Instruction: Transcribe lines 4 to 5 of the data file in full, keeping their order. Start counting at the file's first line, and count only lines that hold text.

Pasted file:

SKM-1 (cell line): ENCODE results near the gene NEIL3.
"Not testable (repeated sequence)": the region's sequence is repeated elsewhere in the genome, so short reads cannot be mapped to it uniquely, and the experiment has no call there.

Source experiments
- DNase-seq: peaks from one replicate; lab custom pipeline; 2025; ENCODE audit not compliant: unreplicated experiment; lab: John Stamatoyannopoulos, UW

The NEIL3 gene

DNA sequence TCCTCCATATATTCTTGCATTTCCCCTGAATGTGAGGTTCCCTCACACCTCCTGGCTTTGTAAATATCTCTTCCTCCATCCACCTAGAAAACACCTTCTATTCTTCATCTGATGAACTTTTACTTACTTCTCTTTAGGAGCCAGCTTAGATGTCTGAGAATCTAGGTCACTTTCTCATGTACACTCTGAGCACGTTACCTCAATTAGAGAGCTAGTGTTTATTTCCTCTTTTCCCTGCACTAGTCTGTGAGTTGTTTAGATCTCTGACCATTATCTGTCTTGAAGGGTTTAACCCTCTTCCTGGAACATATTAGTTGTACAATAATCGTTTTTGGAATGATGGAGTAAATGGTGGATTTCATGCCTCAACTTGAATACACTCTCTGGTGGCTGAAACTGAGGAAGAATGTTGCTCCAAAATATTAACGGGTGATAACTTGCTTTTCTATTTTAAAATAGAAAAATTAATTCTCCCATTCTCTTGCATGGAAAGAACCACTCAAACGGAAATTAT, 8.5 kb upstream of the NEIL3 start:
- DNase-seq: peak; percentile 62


- DNase-seq: peaks from one replicate; lab custom pipeline; 2025; ENCODE audit not compliant: unreplicated experiment; lab: John Stamatoyannopoulos, UW

The NEIL3 gene